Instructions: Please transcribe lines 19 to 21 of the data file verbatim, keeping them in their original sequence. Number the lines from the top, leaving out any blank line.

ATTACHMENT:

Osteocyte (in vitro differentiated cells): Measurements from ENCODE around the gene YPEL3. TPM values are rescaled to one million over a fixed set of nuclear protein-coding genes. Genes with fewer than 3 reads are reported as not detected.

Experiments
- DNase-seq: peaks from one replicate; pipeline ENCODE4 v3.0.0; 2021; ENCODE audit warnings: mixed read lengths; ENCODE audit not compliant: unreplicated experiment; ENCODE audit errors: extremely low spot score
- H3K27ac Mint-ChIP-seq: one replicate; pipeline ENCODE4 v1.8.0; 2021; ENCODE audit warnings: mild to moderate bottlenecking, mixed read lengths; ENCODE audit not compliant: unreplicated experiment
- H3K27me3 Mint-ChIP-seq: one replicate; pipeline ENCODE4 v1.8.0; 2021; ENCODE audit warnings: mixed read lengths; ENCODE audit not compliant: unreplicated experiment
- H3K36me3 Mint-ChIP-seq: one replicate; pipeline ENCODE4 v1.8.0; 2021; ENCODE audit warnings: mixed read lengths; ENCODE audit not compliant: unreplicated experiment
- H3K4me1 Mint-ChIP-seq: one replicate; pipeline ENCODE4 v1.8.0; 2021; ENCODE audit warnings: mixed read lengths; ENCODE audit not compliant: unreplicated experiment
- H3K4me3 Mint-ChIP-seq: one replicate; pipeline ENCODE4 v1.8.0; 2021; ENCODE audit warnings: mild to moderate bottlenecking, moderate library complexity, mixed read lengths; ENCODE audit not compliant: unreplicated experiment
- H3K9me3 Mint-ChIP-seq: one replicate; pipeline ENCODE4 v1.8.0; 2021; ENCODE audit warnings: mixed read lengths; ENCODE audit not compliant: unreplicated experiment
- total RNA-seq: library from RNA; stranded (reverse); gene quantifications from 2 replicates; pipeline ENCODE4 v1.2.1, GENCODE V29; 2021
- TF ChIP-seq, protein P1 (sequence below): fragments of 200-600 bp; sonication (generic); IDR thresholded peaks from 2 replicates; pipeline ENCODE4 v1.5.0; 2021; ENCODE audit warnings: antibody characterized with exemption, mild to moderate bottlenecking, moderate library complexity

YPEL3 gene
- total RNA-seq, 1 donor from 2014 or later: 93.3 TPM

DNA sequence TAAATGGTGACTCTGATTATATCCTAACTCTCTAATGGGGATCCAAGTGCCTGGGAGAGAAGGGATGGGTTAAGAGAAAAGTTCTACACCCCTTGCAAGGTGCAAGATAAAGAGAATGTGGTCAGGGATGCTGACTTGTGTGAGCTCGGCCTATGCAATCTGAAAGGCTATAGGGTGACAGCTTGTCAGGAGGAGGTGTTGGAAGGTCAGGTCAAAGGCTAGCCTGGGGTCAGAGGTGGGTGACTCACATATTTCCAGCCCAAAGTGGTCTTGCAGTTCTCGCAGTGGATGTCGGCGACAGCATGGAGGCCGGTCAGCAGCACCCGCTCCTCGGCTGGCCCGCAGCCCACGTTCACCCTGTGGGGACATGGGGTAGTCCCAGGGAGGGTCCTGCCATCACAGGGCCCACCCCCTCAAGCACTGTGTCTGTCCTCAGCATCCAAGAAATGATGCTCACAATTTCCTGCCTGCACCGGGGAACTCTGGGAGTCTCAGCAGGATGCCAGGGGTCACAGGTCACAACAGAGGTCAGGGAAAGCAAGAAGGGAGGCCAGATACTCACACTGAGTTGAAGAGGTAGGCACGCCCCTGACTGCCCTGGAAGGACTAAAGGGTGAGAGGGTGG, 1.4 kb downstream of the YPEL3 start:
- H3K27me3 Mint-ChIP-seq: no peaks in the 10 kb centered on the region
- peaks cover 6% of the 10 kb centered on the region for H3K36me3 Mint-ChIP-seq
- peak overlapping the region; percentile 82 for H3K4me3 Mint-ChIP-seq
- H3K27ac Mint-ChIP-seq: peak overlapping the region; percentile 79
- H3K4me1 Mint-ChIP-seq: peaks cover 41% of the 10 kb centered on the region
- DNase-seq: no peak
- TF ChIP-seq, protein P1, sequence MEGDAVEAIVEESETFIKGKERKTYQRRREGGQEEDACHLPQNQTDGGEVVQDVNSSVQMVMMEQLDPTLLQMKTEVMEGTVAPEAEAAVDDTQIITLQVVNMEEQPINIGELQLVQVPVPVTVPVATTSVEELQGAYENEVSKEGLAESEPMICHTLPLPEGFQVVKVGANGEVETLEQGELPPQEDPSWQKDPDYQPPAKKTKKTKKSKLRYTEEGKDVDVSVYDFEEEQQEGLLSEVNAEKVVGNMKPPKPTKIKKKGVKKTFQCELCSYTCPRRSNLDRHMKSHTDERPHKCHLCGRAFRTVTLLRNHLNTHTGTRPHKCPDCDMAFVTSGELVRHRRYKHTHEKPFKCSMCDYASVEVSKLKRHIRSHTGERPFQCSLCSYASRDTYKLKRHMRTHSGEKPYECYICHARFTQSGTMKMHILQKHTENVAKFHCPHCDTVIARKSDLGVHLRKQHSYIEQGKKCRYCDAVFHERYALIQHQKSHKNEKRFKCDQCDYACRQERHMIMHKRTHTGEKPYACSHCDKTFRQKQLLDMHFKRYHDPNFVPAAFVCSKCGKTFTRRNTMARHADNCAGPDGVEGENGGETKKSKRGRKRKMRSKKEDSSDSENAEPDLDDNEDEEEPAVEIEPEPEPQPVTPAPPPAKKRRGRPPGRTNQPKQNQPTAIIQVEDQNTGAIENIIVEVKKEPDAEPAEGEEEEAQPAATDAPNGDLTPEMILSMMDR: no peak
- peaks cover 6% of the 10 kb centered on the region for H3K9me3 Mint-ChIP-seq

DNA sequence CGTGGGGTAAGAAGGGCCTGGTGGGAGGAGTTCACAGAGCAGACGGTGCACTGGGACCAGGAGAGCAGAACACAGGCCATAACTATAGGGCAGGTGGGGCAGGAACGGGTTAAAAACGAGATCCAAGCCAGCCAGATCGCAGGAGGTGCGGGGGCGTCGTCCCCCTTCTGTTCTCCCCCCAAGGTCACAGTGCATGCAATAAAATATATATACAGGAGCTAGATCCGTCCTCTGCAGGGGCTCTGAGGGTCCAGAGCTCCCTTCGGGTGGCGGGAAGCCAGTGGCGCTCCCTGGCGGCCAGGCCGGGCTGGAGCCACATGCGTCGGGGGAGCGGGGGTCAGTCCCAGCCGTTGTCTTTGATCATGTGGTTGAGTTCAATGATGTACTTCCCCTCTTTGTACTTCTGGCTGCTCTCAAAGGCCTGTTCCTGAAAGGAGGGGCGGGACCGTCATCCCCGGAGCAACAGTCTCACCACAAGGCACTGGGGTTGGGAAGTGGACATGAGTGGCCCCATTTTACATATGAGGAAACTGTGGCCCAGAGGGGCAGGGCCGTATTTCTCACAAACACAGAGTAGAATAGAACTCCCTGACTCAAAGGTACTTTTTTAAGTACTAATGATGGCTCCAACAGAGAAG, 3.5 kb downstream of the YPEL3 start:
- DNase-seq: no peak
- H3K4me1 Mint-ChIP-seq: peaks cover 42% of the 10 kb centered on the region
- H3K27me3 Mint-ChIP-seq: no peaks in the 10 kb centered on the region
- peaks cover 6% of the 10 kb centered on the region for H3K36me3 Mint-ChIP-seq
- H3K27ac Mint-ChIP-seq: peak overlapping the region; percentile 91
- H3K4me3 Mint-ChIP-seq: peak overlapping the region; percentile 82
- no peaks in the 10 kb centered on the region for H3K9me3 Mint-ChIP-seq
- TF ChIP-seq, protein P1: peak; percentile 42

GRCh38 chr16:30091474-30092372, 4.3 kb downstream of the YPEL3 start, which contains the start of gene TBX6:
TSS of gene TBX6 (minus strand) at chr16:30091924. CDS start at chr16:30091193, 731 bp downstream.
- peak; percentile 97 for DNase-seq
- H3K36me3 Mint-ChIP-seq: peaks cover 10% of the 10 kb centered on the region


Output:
- H3K4me1 Mint-ChIP-seq: peaks cover 41% of the 10 kb centered on the region
- DNase-seq: no peak
- TF ChIP-seq, protein P1, sequence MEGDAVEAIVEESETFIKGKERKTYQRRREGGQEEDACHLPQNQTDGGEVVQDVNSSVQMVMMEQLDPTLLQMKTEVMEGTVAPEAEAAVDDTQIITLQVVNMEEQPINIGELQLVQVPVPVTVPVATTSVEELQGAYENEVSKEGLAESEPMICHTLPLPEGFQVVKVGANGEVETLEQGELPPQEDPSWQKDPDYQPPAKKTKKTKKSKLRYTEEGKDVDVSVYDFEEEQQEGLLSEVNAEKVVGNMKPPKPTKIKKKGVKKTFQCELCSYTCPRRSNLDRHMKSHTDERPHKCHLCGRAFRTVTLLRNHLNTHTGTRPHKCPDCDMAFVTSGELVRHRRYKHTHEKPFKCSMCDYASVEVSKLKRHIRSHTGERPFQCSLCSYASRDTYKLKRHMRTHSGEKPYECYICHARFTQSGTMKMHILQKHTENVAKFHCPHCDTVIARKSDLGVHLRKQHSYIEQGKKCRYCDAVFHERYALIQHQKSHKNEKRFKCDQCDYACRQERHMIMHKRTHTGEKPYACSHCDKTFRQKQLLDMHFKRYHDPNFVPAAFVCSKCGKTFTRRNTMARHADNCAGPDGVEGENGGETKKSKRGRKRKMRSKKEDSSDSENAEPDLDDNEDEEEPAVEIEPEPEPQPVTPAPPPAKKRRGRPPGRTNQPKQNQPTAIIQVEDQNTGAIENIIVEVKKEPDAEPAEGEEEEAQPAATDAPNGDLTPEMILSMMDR: no peak